It's been nearly two weeks since my last post and although I haven't really thought much has been going on, I was wrong. Looking back over the weeks a lot has happened. We'll start with the California wildfires.
This picture was taken in the city of Los Angeles. I'm not sure what direction the picture is facing, but the smoke is going up to 25,000 feet into the air. This looks more like a photo of a volcano than of smoke from a brush fire. That's a point to make too, this isn't really a forest fire, but rather a brush fire. The mountains around Los Angeles are so dry there aren't any trees. It's just scrub brush. You can see many more pictures on the LA Times website here.
Moving on from fires to Earthquakes now. An earthquake hit the Charleston, South Carolina area on the morning of Saturday, August 29. The quake measured 3.2 which is quite small and probably not felt by many. What's really interesting though is that on August 31, 1886 a 7.3 quake struck the same area causing massive damage. Sixty people were killed and over 90% of the buildings in Charleston were damaged. You can read more about the 1886 quake here.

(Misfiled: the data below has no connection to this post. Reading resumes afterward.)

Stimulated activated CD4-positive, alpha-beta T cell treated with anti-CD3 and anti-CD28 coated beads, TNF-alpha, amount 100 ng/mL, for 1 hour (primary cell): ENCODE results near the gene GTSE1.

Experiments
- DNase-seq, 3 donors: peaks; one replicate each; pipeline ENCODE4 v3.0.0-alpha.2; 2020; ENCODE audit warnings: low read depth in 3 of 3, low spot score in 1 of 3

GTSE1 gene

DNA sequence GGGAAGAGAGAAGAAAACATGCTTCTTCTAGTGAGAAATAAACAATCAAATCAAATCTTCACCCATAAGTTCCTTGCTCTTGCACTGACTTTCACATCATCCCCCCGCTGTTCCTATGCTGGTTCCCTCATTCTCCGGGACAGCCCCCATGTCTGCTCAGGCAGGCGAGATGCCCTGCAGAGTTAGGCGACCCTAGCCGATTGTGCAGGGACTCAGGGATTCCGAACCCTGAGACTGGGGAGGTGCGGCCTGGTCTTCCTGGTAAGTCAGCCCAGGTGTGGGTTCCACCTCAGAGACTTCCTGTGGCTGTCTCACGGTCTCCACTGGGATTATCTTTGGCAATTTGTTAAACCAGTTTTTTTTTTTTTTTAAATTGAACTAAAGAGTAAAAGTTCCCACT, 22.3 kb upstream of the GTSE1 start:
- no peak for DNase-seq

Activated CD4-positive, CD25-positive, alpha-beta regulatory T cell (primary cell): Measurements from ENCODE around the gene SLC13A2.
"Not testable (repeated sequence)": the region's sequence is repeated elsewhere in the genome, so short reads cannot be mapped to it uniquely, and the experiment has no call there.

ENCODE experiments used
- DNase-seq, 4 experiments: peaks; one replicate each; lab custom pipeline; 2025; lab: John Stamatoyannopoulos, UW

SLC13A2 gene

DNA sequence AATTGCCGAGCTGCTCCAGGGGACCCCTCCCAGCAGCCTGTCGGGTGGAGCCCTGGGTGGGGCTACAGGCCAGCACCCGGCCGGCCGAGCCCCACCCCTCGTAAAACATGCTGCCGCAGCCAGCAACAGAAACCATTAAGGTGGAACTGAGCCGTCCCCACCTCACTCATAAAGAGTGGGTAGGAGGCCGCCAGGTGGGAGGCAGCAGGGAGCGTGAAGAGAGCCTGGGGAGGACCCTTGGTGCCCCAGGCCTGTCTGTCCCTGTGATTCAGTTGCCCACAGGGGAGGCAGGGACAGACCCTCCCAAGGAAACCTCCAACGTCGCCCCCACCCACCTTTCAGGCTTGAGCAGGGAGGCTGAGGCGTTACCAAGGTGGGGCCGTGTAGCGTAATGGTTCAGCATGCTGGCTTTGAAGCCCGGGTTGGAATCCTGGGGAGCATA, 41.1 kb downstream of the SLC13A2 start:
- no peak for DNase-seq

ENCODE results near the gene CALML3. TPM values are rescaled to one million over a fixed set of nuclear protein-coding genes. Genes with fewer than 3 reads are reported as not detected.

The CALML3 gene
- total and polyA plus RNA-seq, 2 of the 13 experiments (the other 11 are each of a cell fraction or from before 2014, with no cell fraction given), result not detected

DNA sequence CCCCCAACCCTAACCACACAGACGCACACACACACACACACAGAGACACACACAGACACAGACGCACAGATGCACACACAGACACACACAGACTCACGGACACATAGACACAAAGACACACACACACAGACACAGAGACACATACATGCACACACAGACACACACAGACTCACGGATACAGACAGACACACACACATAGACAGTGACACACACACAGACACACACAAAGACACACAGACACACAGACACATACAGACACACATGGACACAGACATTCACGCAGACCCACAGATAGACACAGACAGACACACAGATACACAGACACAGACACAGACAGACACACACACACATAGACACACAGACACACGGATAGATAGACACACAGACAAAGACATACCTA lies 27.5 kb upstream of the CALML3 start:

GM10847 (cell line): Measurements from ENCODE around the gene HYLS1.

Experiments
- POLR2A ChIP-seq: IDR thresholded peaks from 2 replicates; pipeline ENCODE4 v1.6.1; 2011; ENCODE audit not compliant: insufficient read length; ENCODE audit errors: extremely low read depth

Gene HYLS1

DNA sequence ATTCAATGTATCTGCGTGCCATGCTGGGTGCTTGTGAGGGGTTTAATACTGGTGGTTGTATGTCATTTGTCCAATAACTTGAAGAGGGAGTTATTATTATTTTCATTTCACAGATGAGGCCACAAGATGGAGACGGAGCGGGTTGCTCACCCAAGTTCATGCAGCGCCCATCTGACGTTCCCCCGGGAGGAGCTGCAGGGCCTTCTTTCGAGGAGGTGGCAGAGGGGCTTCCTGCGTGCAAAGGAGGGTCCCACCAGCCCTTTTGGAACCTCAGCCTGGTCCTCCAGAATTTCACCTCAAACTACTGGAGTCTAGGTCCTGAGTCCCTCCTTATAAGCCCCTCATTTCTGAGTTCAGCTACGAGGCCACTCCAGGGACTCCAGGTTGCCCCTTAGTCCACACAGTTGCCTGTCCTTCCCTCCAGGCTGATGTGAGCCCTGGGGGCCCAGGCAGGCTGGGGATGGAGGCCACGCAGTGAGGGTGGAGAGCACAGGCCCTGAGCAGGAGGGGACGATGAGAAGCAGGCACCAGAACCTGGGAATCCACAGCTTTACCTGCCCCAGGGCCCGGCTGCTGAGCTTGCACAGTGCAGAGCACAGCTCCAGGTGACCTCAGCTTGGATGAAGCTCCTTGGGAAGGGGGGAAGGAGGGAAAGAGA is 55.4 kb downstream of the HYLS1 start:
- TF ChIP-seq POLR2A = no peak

Now for the hurricanes. Tropical storm Claudette didn't bring much moisture to us here in Indiana. In fact, Claudette just sort of fizzled. However, Bill turned into a strong category 3 storm, but stayed well offshore. The only problems were strong rip currents and beach erosion caused by the very large waves. I'm thinking that there was a tropical storm Danny, but I'm not sure what happened to it.
Finally, the first signs of fall are appearing. The low this morning was 48 and in Minnesota and Wisconsin, low temperatures were in the upper 20's and low 30's. As a result, frost advisories were issued for the northern sections of those two states. Woo hoo! :-) It won't be long till we get a nice frosty morning ourselves. Tonight, the core of the cold air has moved east and frost advisories are posted for the northern half of the lower peninsula of Michigan and for areas of northern New York, Vermont, New Hampshire, and Maine.